By Yue Jiang
Capital News Service
A World War Two fighter plane that was lost in a training accident in the 1940s will be recovered and displayed, according to Wayne Lusardi, a state maritime archaeologist at Thunder Bay National Marine Sanctuary, an underwater preserve in Lake Huron.
The airplane is a P-39Q Airacobra built by Bell Aircraft Co. of Buffalo, N. Y. And it crashed in April 1944 with Lt. Frank Herman Moody, a 22-year-old Tuskegee Airman, flying it. The Tuskegee Airmen were the U.S. Army’s first Black military aviators.
Lusardi said the U.S. Army Air Corps operated a military base at Selfridge Field in Mount Clemens, near Detroit, on Lake St. Clair, where Moody took off from.
“It was flying in formation with four aircraft in total and left Selfridge Field. They headed north up over Lake Huron to conduct gunnery practice. And that’s when the accident occurred.” he said.
Moody died in that accident and his body was found a couple of months later at the mouth of the St. Clair River in Port Huron.
Lusardi said it is hard to plan archaeological excavations right now because of the COVID-19 pandemic, but there are projects lined up for August.
One of the big projects is recovering the World War Two plane’s wreckage.
“We found the airplane about six years ago and we’re going to pick it up and take it out of the lake and put it into a museum,” he said.
The first thing archaeologists do before any recovery is map everything on the lake bottom.
“The plane is broken and spread out over a pretty big area of the bottom in Lake Huron, so we have to map where every piece came from precisely,” he said. “We systematically recovered the pieces beginning in 2018 and are planning on recovering the remainder of the aircraft, if life gets back to normal.”
About 200 military aircraft disappeared into the Great Lakes during the war, mostly in lower Lake Michigan, according to the National Oceanic and Atmospheric Administration.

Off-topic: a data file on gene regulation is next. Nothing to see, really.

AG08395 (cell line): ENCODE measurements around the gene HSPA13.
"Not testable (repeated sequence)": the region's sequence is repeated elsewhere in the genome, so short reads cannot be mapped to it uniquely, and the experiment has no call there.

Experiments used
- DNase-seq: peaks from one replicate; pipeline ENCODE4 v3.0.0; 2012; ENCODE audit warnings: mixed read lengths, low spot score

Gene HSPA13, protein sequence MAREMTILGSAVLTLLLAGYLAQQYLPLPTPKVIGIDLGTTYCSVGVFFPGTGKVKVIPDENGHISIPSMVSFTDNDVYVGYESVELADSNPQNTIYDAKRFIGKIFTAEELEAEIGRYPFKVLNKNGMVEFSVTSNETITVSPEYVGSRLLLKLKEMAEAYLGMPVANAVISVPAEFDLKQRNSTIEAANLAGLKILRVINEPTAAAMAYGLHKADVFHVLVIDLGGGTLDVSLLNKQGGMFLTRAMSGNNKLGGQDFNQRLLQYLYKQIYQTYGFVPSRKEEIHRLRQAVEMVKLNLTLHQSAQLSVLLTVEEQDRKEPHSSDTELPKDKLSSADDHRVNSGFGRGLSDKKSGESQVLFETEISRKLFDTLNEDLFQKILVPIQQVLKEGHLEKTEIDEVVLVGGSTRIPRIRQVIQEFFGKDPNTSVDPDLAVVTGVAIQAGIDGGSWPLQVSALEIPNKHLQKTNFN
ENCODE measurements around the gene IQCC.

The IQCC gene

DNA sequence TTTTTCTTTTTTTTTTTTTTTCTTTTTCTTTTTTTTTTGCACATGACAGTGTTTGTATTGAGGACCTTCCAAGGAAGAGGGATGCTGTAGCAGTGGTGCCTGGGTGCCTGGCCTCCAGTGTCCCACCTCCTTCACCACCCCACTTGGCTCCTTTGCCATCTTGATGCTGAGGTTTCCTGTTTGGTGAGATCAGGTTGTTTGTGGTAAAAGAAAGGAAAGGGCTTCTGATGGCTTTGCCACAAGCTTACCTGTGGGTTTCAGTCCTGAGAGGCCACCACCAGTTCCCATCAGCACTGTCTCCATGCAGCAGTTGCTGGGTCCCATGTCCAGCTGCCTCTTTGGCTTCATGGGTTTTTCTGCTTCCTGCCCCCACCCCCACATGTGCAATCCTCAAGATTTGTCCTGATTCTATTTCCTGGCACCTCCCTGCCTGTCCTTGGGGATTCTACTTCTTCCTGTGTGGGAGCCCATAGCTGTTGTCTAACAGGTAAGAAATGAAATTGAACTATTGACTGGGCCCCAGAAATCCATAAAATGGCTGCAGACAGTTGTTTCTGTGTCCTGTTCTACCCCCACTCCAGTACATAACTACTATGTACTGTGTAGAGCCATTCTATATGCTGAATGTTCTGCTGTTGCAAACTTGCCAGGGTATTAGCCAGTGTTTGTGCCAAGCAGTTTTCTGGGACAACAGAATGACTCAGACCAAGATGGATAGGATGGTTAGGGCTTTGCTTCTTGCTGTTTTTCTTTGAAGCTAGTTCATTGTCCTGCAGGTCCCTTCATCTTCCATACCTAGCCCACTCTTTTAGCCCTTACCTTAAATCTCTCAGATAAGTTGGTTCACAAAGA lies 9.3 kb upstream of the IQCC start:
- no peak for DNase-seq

Lusardi also explained how wreckage is discovered in the Great Lakes.
“People seem kind of amazed. Why couldn’t you find a big shipwreck in the middle of a lake?” he said.
“But the fact is the lake is pretty gigantic, even if ships that are 100 feet in length are still lost out in the lake somewhere, and there are places that just haven’t been looked for yet,” he said.
Some ships left Detroit on their way to Chicago. And they were never seen again.
He said that it’s like looking for a needle in a haystack.
“All the people on the boat were lost. There are no eyewitness accounts. There is no wreckage that has ever been found. And sometimes you just kind of stumble across that,” he said.
The best way to find a shipwreck is to do historic research first and try to narrow down exactly where vessels were lost, Lusardi said.
He said other helpful ways to find wreckage are using information from survivors, Coast Guard accounts and insurance records. For example, those records may show a wreck that sank 15 miles southeast of Thunder Bay Island in Alpena County.
“So you have a pretty good idea of where those vessels went down. And then you can start looking in that area using sonar and other devices to find it,” he said.
According to a recent book by John Jensen, “Stories from the Wreckage: A Great Lakes Maritime History Inspired by Shipwrecks,” (Wisconsin Historical Society Press, $29.95), it is meaningful to study wrecks in the Great Lakes because those ships are like small windows into national history.
Besides the aircraft wreckage, there are other new excavations in the Great Lakes.
Carrie Swoden, the archaeological director of the National Museum of the Great Lakes in Toledo, took part in excavating the Lake Serpent, a small sailing vessel that sank in 1829 on its way to Cleveland from the Lake Erie islands.
She worked with other volunteers to find the shipwreck.
She said Tom Kowalczk, who found the Lake Serpent, is from the Cleveland Underwater Explorers, a nonprofit organization whose membership includes divers, historians and archaeologists.
“Archaeology is never a single-person activity. You need the support of multiple organizations to do big projects,” she said.
Swoden said her museum has worked with the group for about 12 years and helps subsidize some expenses, including gas for its boats, general repairs and equipment.
She talked about how Kowalczk found the Lake Spirit.
“They use a technique called sidescan sonar, which has been used for shipwrecks for about 30 years,” she said, “It looks almost like a torpedo that you tow behind the boat, and it’s hooked up to a computer.”
Based on sonar results, users can see things that stick up above the bottom of the lake Lusardi also explained how their team projects use 3D models to record shipwrecks.
He said they do systematic sweeps with video imagery and then stitch those videos together.
“It gives you a 3D representation of what the wreckage looks like, so it’s a very quick and relatively easy way of documenting shipwrecks by videography,” he said.